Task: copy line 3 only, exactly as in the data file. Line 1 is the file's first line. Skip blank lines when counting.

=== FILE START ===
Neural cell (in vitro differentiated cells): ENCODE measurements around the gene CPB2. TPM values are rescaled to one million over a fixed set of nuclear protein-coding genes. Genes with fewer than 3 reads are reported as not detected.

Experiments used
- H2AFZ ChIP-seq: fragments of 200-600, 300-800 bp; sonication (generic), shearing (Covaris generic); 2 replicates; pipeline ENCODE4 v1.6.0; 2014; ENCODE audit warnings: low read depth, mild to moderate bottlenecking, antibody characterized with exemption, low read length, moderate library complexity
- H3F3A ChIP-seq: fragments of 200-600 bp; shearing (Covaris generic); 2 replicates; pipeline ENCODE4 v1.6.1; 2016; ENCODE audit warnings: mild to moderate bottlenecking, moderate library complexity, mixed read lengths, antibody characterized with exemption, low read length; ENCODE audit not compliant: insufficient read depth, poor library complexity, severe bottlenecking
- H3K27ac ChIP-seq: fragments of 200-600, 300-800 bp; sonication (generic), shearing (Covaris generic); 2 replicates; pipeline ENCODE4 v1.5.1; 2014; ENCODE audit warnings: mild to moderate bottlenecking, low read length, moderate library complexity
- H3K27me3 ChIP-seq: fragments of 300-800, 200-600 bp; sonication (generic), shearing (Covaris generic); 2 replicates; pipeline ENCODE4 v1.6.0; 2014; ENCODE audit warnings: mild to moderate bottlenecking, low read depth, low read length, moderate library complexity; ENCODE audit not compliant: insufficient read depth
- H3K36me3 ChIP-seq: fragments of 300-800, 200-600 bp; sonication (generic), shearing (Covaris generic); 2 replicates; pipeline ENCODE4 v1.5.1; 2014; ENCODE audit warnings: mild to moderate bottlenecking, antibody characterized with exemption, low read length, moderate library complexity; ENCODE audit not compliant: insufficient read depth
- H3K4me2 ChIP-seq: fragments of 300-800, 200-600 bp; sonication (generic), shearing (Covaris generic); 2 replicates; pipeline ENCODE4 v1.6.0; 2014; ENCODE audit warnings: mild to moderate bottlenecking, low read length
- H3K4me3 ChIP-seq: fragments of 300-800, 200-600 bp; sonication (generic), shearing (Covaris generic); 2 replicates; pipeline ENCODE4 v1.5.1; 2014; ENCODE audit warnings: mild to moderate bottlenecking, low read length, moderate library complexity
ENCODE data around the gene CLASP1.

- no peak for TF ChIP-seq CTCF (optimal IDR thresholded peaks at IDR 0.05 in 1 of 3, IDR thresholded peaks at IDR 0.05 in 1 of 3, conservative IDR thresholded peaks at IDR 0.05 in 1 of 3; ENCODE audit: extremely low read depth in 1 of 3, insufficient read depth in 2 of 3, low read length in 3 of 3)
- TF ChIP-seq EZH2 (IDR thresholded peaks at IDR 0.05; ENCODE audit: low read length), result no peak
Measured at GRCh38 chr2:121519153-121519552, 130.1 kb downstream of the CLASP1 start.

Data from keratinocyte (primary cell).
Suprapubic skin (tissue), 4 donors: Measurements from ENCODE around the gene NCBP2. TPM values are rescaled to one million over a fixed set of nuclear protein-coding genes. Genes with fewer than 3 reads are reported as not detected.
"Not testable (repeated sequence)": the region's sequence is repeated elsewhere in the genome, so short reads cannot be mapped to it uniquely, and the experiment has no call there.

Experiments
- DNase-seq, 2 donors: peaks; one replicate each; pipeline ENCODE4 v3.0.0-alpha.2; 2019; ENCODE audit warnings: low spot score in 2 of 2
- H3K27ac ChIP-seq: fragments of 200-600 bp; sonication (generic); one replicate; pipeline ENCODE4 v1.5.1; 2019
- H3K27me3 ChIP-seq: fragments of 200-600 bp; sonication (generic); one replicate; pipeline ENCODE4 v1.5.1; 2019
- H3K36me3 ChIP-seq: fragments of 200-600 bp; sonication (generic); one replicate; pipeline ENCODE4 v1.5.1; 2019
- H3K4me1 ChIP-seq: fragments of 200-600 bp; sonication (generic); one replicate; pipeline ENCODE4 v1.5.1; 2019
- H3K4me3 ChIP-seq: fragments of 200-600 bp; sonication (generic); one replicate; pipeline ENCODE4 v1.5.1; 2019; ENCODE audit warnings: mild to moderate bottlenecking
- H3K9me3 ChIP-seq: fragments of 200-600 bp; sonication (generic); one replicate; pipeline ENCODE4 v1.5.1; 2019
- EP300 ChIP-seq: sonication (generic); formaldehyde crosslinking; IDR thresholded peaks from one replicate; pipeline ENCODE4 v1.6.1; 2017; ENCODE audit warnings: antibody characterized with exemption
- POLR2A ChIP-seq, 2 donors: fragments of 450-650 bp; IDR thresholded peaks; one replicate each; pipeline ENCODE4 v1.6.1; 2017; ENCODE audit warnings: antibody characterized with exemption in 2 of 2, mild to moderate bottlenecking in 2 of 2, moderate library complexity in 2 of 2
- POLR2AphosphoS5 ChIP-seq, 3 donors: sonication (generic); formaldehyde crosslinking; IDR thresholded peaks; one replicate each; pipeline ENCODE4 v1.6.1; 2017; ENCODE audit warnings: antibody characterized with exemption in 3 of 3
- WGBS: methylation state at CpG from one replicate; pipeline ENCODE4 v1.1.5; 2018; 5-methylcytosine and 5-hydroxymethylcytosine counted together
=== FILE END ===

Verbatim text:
- H2AFZ ChIP-seq: fragments of 200-600, 300-800 bp; sonication (generic), shearing (Covaris generic); 2 replicates; pipeline ENCODE4 v1.6.0; 2014; ENCODE audit warnings: low read depth, mild to moderate bottlenecking, antibody characterized with exemption, low read length, moderate library complexity